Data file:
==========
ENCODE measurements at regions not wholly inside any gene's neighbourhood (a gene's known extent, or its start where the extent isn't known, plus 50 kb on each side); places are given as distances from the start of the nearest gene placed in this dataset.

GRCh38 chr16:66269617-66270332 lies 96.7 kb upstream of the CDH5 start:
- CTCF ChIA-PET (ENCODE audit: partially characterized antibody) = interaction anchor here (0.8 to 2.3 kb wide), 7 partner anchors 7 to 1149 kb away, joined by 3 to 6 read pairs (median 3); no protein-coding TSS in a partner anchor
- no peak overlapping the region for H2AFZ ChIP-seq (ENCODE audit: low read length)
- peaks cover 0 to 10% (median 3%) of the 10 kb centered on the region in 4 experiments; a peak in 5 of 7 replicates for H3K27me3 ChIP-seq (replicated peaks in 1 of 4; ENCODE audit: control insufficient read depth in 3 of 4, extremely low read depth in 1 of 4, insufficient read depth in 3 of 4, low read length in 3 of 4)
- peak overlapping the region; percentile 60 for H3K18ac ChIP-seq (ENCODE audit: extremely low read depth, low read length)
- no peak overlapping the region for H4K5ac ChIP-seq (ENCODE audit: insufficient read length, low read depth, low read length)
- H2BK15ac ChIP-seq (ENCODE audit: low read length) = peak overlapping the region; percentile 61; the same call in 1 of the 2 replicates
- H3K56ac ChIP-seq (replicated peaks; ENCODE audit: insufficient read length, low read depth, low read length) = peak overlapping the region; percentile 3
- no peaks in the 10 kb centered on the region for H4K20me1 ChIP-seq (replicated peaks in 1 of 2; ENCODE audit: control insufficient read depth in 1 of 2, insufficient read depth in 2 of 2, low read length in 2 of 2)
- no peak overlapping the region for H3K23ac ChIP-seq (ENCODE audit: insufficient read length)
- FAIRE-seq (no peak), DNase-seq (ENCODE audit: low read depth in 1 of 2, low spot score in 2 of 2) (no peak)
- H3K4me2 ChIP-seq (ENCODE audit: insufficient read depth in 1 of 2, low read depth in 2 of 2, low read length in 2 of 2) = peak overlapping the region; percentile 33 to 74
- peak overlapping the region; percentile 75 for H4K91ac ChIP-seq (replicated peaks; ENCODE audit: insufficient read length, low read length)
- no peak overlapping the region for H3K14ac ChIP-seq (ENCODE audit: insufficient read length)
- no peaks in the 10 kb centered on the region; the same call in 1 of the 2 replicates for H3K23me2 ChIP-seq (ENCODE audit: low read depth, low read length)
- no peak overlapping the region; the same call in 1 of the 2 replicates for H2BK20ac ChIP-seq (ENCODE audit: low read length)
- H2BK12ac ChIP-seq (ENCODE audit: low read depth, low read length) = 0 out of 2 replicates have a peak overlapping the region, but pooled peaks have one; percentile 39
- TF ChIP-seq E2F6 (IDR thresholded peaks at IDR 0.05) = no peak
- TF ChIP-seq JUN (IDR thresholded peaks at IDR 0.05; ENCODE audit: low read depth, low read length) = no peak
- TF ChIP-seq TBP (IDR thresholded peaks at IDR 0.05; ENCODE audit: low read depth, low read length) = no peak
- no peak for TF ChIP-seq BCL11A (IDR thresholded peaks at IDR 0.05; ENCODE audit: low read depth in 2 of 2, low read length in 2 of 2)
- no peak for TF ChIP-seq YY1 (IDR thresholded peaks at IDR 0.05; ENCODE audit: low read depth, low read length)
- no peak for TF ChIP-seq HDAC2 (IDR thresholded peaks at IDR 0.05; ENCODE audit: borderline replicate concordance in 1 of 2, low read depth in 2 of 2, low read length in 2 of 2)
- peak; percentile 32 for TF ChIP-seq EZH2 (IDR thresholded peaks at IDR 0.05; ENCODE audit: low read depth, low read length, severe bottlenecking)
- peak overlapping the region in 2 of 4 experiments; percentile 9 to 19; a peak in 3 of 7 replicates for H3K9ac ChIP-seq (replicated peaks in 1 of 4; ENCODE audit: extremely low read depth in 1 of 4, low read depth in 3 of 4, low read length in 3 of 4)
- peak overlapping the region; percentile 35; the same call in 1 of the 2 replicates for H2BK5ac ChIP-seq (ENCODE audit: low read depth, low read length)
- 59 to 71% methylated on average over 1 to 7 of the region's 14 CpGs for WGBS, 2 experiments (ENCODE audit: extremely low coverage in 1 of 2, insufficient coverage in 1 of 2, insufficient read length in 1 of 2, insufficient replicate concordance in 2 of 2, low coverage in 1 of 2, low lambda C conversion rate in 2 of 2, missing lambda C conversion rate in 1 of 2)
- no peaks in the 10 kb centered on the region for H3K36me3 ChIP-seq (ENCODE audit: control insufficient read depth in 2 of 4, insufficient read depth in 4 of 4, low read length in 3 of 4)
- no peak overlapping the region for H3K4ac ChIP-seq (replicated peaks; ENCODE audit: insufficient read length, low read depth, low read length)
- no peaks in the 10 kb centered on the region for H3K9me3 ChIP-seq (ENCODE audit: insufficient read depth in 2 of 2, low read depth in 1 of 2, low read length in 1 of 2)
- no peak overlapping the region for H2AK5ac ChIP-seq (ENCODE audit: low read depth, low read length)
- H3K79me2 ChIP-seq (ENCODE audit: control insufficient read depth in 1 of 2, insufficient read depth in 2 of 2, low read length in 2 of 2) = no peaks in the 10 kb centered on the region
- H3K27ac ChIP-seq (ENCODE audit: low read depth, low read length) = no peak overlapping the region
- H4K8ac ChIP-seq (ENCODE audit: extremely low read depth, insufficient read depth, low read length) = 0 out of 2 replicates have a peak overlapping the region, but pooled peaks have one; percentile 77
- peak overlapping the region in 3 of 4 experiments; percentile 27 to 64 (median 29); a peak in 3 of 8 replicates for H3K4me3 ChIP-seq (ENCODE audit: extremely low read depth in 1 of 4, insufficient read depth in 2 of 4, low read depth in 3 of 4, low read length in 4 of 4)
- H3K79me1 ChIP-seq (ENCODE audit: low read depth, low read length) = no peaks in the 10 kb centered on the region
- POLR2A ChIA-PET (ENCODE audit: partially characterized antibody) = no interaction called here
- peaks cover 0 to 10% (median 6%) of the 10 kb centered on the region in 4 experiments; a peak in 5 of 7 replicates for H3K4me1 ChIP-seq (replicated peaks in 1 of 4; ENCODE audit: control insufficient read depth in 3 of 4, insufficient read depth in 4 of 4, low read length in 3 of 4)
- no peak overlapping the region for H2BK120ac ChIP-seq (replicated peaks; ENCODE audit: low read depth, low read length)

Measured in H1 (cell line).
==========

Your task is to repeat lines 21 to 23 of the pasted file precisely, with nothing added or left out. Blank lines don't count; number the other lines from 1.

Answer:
- TF ChIP-seq TBP (IDR thresholded peaks at IDR 0.05; ENCODE audit: low read depth, low read length) = no peak
- no peak for TF ChIP-seq BCL11A (IDR thresholded peaks at IDR 0.05; ENCODE audit: low read depth in 2 of 2, low read length in 2 of 2)
- no peak for TF ChIP-seq YY1 (IDR thresholded peaks at IDR 0.05; ENCODE audit: low read depth, low read length)